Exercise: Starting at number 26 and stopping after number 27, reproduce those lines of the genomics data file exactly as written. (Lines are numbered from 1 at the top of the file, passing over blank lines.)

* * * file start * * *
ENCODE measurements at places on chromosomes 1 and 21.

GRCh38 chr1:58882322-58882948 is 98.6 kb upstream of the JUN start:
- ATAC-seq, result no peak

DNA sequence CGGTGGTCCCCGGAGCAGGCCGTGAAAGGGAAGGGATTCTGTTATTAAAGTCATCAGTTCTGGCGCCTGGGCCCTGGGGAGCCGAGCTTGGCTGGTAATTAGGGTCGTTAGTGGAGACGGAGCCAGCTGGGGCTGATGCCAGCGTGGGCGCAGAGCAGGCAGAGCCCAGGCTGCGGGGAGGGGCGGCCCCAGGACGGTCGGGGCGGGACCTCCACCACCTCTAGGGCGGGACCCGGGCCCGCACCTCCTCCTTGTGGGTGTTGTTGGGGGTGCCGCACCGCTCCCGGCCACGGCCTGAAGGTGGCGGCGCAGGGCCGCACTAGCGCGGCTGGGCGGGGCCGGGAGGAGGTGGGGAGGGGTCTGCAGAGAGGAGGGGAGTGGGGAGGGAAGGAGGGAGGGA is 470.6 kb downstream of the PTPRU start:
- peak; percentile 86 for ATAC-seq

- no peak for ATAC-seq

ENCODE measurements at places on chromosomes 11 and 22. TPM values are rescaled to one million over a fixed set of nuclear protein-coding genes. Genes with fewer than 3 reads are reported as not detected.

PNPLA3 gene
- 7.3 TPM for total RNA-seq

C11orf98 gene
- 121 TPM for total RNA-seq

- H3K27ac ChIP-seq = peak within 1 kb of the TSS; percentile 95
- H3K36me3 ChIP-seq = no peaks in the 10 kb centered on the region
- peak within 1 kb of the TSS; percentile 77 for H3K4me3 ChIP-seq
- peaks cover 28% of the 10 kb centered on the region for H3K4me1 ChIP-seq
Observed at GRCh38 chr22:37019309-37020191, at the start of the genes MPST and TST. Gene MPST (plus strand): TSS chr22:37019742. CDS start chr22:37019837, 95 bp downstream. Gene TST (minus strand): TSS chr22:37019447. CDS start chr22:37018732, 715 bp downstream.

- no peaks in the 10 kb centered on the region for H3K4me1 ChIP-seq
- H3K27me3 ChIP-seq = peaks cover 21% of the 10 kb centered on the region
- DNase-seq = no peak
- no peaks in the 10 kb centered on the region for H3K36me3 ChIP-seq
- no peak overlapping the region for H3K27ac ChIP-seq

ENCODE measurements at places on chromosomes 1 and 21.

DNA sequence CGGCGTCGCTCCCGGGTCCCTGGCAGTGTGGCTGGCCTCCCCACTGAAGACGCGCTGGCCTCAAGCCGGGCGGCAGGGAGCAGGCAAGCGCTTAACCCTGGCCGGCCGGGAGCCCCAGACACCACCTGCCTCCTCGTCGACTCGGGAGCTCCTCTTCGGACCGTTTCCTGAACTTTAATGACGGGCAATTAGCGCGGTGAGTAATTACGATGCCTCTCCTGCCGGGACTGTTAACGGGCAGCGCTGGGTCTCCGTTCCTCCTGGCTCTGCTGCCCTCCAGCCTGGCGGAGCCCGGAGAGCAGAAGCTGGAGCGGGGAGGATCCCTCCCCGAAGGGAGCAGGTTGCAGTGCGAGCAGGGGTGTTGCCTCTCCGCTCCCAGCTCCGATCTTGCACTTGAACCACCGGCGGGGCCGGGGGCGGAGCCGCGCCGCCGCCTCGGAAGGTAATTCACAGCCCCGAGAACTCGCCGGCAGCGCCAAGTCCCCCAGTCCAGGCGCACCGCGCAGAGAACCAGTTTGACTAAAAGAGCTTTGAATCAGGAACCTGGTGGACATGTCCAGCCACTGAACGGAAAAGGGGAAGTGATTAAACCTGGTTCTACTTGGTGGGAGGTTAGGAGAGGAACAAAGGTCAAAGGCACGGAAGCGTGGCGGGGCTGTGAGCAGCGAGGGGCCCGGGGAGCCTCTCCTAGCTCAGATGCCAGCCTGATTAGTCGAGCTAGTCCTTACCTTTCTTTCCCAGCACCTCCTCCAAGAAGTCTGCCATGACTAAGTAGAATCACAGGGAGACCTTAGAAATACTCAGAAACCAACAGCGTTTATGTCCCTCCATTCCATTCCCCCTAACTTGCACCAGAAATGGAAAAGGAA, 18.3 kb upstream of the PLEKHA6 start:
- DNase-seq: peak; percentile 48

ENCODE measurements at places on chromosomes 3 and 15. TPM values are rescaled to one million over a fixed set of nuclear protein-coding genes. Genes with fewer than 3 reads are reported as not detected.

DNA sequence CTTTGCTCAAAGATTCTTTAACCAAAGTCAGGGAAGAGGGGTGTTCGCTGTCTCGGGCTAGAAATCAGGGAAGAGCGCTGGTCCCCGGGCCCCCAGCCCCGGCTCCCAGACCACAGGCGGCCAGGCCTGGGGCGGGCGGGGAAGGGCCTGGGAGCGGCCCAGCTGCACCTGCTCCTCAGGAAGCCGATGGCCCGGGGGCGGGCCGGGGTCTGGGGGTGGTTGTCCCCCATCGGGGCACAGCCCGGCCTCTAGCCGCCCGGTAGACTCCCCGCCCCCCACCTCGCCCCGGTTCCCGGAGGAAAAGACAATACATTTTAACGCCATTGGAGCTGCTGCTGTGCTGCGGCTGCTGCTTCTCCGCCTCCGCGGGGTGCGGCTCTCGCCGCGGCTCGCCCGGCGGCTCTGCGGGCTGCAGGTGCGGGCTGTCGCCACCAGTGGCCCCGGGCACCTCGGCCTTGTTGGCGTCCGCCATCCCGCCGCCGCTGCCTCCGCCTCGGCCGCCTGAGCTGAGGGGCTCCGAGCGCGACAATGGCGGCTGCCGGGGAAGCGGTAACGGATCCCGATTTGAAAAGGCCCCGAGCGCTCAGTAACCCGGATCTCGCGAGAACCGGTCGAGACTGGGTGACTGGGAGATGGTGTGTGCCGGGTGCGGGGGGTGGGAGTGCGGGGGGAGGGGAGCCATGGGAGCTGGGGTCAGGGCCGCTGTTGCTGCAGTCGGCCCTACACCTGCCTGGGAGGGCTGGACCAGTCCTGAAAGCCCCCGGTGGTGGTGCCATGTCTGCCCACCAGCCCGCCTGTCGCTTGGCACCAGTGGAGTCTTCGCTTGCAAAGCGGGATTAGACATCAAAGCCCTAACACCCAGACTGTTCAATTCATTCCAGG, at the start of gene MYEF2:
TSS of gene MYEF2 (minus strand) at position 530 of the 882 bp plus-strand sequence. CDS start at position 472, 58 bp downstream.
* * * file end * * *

DNA sequence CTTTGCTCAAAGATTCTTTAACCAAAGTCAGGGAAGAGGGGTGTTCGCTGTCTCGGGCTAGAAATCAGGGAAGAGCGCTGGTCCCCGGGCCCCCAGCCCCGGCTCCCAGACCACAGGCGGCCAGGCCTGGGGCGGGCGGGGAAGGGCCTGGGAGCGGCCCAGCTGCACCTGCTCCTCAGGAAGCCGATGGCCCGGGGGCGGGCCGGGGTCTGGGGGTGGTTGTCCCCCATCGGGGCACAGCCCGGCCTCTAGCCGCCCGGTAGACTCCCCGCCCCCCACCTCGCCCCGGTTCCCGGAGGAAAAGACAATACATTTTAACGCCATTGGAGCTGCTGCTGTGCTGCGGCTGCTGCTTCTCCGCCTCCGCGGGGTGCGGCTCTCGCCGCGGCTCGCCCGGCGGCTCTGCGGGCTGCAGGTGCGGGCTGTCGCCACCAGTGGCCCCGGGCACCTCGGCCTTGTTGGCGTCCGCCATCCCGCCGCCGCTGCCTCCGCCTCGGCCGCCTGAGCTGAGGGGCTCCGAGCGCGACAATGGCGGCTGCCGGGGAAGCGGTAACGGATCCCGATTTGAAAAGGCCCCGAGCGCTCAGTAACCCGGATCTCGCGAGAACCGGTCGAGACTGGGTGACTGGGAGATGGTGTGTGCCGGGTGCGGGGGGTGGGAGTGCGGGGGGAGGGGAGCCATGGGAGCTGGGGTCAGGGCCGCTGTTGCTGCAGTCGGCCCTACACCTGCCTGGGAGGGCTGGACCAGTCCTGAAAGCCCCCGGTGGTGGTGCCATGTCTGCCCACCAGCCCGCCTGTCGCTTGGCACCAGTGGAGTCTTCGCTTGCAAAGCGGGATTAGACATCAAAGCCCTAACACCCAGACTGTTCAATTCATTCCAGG, at the start of gene MYEF2:
TSS of gene MYEF2 (minus strand) at position 530 of the 882 bp plus-strand sequence. CDS start at position 472, 58 bp downstream.